Last week Kate Haney turned me onto a really interesting article on the web site for Intelligent Life (a quarterly journal published by the Economist) about professionalism that I’ve been pondering ever since (thanks, Kate!). The article starts out talking about professionalism in sports (cricket, specifically) and the way that our understanding of the terms “amateur” and “professional” has shifted with time. While “amateur” might have been used at one time to describe someone who embarks on something (a hobby, sport) for the love of it – not to be paid or to be perfect – but because they’re having fun with it. But these days, when we use the term “amateur”, it is usually in a pejorative sense. As in sloppy, slap-dash, and without care. Professionalism, the author suggests, is in ascendancy. We are all encouraged to be professional. To have professional wins. To take a professional attitude. To rise above – and act professionally. But what does that get us, really?
The author goes on to talk about professionalism in education and how it can have the unfortunate consequence of hemming teachers in, limiting spontaneity, and short-changing students… Teachers being asked to prepare detailed lesson plans for every minute of their day, curriculum guidelines, mission statements, covenants, and – of course, the hand maiden of professionalism — Assessment.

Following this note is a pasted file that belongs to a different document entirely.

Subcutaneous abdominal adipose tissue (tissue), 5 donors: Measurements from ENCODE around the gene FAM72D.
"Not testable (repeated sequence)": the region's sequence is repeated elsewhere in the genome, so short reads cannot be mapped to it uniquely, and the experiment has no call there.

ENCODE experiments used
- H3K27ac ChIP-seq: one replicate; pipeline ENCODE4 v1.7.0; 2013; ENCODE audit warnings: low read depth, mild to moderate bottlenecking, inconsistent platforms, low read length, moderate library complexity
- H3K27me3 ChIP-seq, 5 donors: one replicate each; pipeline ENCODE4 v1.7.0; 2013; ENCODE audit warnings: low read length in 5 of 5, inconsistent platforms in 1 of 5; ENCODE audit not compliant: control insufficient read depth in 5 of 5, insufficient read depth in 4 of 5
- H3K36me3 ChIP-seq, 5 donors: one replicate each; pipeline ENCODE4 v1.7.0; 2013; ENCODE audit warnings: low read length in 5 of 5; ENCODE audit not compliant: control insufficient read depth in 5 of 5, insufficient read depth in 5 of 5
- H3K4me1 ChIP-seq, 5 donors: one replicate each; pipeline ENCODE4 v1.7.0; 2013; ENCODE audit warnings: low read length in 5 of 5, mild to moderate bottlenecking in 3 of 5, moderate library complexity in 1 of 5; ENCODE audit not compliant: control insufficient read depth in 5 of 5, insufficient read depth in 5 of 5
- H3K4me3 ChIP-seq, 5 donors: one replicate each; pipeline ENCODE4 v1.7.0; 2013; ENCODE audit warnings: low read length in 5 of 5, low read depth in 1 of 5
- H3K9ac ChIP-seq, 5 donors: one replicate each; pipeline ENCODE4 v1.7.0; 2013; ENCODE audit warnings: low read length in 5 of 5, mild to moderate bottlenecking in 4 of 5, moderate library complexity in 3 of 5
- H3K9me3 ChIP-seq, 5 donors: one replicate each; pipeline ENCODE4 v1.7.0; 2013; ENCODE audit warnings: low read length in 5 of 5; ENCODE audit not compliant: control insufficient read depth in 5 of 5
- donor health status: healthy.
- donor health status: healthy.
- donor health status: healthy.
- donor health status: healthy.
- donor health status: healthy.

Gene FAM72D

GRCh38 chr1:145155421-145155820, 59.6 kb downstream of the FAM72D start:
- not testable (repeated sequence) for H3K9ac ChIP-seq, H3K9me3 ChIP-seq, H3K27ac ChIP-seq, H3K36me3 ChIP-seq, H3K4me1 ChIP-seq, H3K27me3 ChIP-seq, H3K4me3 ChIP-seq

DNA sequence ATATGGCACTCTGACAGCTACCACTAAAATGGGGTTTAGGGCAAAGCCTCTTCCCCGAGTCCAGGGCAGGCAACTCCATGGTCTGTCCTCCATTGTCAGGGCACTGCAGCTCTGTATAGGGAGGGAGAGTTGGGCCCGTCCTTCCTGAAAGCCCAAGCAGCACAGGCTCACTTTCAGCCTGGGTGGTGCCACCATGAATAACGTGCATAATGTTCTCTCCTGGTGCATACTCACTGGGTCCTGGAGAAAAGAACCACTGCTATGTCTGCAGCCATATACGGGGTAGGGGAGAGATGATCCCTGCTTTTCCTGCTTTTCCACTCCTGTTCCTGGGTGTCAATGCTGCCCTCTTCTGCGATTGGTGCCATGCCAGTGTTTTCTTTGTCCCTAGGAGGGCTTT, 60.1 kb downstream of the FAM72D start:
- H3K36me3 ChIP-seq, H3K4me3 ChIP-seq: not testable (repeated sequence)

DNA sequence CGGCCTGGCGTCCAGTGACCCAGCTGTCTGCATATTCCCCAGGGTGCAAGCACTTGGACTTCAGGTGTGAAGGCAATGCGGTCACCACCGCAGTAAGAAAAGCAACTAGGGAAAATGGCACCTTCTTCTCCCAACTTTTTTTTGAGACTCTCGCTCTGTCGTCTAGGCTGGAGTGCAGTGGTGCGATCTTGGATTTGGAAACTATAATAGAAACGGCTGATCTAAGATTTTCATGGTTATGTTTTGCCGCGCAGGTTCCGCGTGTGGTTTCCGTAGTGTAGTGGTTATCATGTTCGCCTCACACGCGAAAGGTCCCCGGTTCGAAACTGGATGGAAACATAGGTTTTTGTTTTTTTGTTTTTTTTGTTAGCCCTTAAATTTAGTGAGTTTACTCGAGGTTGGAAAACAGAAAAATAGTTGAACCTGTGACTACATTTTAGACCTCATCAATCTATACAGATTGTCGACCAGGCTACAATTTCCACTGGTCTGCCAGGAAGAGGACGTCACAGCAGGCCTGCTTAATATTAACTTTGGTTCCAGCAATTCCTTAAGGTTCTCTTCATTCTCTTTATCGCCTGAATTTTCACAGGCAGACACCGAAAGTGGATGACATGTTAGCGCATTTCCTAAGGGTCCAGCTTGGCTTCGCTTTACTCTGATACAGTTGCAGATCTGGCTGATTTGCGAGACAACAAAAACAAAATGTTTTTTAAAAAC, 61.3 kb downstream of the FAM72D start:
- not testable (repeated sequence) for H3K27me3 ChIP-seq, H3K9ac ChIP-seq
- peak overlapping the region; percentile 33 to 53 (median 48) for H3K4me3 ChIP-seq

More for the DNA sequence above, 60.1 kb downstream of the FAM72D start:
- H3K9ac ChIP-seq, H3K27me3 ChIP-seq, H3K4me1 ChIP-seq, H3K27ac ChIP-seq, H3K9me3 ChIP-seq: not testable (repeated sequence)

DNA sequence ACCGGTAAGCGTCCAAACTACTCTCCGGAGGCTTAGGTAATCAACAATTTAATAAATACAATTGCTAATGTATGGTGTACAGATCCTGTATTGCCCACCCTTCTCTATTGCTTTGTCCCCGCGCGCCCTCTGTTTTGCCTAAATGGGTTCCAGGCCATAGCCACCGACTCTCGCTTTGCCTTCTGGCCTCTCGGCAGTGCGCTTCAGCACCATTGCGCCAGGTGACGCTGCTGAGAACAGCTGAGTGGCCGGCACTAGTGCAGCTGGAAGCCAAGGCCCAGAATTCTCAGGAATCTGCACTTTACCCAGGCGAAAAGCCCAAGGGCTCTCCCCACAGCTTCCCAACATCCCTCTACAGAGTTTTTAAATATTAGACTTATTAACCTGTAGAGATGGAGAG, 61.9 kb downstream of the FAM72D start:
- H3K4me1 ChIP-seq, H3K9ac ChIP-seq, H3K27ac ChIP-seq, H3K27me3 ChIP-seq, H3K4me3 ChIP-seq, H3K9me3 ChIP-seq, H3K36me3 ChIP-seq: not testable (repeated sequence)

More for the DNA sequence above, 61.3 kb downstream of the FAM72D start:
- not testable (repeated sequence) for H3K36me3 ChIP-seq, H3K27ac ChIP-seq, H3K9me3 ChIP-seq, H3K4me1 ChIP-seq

But it’s when he connects these thoughts to a forthcoming book by the economist John Kay, entitled Obliquity, that my mind really started to race. In his book, apparently, Kay puts forth the notion that complex goals (like investment banking, and, say, teaching young minds) are best gone at obliquely. That is, as a by-product of something else, rather than an end in and of itself. What an interesting notion to consider.
And consider it I did, at the grocery store, that same week. I was going about my business when I spotted a young woman with a toddler who was clearly putting his first language connections together. The boy had a bag of M&M candies clutched in his hand. As they approached the cashier, the boy stopped suddenly in his tracks, visibly gob-smacked. He stood there; staring at the cashier who, as it turned out, was wearing a smock decorated with the M&M cartoon characters. The boy’s mother was oblivious to the amazing moment this boy was undergoing, since she was busy putting her groceries on the conveyer belt.. I watched carefully as he stepped a little closer to check his data. Nodding his head, he said in a clear, loud voice, “SAME!”
A little oblique learning going on there.